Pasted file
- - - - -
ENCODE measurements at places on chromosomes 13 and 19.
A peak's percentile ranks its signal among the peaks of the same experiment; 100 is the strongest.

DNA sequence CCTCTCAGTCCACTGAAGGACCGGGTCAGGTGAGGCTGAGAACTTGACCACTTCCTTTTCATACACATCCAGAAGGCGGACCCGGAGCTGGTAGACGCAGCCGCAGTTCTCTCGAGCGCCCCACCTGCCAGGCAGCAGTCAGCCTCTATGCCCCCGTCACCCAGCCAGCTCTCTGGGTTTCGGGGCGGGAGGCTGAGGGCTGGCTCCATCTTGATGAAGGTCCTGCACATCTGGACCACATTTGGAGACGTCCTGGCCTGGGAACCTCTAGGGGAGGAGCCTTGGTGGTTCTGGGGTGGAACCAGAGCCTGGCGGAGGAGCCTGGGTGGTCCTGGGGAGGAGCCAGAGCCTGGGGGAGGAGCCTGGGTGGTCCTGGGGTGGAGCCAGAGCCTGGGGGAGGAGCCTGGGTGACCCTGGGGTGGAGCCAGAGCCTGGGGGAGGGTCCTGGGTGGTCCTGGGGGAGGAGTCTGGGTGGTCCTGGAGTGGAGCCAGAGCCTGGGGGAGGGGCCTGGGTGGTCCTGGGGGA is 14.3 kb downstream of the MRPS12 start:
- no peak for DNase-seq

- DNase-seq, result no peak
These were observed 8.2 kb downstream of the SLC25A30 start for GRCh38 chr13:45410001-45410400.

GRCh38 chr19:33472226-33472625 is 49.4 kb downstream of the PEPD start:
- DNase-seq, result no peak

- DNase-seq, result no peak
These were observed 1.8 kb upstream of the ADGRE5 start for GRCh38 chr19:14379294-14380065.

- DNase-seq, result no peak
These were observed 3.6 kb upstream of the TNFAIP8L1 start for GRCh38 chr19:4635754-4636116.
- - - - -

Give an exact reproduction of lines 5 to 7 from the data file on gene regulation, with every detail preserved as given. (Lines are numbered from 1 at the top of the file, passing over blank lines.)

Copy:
- DNase-seq, result no peak
These were observed 8.2 kb downstream of the SLC25A30 start for GRCh38 chr13:45410001-45410400.

GRCh38 chr19:33472226-33472625 is 49.4 kb downstream of the PEPD start: